John Handmer (Australia) 1
1 - School of Science, RMIT University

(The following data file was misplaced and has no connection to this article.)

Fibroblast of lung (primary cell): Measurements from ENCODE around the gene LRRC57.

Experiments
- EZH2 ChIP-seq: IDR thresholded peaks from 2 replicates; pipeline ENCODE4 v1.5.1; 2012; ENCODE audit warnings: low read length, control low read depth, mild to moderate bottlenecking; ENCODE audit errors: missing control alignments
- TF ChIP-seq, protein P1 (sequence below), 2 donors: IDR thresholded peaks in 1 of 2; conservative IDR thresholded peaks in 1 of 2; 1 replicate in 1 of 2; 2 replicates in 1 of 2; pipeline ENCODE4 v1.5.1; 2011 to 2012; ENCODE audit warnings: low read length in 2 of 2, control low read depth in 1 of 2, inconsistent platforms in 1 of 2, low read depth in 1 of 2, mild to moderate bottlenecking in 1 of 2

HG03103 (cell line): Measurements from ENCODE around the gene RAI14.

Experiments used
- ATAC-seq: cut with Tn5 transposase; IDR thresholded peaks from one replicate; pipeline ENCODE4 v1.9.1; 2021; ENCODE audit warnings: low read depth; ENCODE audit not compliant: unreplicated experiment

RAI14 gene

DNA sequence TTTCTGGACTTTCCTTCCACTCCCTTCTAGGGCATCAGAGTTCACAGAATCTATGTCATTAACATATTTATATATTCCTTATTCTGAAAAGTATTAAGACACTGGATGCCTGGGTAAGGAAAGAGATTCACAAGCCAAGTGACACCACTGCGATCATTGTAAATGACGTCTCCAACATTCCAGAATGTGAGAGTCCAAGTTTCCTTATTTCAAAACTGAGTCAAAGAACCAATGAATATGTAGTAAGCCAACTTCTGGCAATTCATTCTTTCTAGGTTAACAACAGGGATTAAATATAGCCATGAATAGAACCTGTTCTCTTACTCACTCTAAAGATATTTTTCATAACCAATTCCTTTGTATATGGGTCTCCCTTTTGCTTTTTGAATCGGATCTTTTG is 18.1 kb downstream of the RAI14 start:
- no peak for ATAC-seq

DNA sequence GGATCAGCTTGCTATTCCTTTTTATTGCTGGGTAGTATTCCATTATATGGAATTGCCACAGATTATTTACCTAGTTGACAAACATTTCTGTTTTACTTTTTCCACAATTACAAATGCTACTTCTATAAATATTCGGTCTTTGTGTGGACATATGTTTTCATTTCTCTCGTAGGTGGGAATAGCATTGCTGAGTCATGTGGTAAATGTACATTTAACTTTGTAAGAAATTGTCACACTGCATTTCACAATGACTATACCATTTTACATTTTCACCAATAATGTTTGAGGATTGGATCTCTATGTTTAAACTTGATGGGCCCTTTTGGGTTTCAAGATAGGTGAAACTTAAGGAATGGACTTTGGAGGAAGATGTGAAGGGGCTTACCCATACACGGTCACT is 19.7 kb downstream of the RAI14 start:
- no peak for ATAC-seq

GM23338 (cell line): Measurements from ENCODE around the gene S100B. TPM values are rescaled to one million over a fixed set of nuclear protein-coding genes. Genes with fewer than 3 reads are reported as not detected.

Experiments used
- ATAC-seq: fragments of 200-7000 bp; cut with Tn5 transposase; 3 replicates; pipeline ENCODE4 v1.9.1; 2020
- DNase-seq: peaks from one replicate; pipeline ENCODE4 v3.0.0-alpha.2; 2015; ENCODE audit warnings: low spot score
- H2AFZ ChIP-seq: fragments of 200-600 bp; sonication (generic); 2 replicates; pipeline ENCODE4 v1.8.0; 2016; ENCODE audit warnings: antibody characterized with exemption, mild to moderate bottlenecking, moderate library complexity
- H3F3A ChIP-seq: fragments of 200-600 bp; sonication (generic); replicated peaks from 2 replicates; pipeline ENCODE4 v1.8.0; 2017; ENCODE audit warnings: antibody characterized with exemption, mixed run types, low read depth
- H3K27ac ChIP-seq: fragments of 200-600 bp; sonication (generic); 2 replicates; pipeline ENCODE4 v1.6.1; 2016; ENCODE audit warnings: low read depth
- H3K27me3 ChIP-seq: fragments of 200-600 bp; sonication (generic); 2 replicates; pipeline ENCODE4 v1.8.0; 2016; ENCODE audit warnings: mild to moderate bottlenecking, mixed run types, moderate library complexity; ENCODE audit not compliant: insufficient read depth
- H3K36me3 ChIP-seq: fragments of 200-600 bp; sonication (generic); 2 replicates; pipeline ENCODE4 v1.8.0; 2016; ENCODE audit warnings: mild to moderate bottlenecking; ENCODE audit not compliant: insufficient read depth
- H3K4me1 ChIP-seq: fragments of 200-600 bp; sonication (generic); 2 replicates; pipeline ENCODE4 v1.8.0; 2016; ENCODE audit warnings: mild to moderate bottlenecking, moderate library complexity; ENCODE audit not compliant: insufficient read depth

Reprising 30 years plus of experience in disaster risk management, this presentation documents moments in the evolution of theory and practice from asset protection to transformative resilience. Disaster theory and practice has long confronted many of the issues now seen as part of adaptation. That the fields overlap is the subject of much literature, and now they share the same imperative of resilience as an answer to what appears to be limited progress. Sometimes it seems that adaptation is seen as resilience – as if resilience is as far as we need to go with adaptation. A similar observation could be made about the emphasis of some DRR organisations, where the focus has shifted from prevention to community resilience – in the process taking the attention away from those instrumental in risk creation. Resilience is a widely embraced positive concept, but it is often seen as problematic and in particular ignores the power dynamics and structural issues in societies and economies. A related issue is the use of the idea of transformation, especially in adaptation circles, where enhanced resilience is often seen as transformative. A concern here is the capture of ñtransformationî by those who might mean incrementalism.